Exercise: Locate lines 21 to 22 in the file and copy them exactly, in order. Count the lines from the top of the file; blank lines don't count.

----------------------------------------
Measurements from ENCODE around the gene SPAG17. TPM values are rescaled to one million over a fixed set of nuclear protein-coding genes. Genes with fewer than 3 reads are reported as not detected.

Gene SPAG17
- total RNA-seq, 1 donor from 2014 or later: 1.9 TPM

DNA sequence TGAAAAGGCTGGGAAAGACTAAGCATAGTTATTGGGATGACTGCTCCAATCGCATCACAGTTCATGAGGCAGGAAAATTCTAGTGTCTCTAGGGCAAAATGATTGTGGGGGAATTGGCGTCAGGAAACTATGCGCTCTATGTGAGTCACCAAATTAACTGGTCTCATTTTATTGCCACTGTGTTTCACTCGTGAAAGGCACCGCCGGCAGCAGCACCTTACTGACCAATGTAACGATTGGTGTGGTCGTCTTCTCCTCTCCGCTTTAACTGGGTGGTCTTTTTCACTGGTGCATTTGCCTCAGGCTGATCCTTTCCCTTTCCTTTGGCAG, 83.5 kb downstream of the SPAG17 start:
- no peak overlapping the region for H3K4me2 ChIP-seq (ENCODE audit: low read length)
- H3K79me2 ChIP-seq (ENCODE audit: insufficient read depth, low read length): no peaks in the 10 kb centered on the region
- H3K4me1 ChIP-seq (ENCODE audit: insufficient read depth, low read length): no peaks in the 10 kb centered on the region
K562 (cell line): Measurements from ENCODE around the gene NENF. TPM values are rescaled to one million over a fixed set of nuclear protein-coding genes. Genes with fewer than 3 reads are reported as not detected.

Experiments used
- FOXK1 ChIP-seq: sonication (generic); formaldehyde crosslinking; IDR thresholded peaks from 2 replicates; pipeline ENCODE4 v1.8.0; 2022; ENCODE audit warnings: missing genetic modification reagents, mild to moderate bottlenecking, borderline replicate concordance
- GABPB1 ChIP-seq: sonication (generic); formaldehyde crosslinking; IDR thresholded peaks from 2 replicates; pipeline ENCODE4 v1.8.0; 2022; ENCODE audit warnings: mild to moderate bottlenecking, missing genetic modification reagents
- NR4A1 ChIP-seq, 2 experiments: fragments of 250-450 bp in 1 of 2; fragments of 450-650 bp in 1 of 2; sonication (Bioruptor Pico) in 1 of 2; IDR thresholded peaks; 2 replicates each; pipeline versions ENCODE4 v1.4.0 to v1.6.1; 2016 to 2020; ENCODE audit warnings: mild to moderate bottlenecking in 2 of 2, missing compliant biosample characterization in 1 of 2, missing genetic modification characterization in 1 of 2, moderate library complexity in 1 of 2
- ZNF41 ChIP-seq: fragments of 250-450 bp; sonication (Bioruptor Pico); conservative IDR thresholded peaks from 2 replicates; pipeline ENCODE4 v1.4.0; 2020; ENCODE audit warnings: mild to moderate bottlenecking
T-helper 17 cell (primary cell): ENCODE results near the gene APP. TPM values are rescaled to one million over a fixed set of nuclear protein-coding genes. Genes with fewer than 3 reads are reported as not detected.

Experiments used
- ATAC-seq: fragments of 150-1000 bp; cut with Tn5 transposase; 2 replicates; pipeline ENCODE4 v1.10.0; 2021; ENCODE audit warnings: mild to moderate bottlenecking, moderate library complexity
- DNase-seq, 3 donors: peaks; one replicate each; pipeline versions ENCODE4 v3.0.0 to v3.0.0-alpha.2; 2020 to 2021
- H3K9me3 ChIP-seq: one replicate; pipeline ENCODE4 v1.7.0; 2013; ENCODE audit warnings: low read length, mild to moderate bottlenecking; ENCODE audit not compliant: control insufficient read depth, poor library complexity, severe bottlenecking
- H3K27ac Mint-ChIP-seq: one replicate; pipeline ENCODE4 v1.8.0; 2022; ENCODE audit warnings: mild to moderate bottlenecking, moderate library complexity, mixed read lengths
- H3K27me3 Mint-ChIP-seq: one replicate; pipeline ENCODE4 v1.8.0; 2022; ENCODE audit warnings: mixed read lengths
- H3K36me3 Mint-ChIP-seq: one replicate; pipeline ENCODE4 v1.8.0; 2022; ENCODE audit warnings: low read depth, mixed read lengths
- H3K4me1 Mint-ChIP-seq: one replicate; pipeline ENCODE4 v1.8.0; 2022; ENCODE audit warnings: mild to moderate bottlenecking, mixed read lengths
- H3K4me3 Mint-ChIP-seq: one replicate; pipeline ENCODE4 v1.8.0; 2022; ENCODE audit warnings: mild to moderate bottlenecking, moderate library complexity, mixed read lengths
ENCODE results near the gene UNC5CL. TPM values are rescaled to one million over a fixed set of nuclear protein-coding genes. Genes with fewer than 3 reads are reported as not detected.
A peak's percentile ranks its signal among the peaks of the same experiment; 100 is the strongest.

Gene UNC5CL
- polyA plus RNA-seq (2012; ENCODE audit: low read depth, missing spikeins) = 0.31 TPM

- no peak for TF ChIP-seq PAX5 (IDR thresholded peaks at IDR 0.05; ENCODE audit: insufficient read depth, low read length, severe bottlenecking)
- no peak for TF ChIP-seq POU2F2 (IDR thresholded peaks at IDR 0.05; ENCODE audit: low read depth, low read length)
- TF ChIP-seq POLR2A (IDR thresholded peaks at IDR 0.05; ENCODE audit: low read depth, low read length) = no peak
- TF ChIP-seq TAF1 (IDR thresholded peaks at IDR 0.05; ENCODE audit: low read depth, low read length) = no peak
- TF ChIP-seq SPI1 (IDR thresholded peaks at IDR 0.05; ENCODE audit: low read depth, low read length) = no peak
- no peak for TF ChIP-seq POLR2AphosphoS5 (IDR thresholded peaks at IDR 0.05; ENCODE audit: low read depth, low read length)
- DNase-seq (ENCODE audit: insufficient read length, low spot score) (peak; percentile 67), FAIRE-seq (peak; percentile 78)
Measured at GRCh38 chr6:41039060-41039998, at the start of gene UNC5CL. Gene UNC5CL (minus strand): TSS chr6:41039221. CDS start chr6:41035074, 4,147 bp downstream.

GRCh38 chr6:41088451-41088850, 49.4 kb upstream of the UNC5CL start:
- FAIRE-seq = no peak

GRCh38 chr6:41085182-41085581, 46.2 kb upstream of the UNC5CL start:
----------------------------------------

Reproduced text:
- H3K36me3 Mint-ChIP-seq: one replicate; pipeline ENCODE4 v1.8.0; 2022; ENCODE audit warnings: low read depth, mixed read lengths
- H3K4me1 Mint-ChIP-seq: one replicate; pipeline ENCODE4 v1.8.0; 2022; ENCODE audit warnings: mild to moderate bottlenecking, mixed read lengths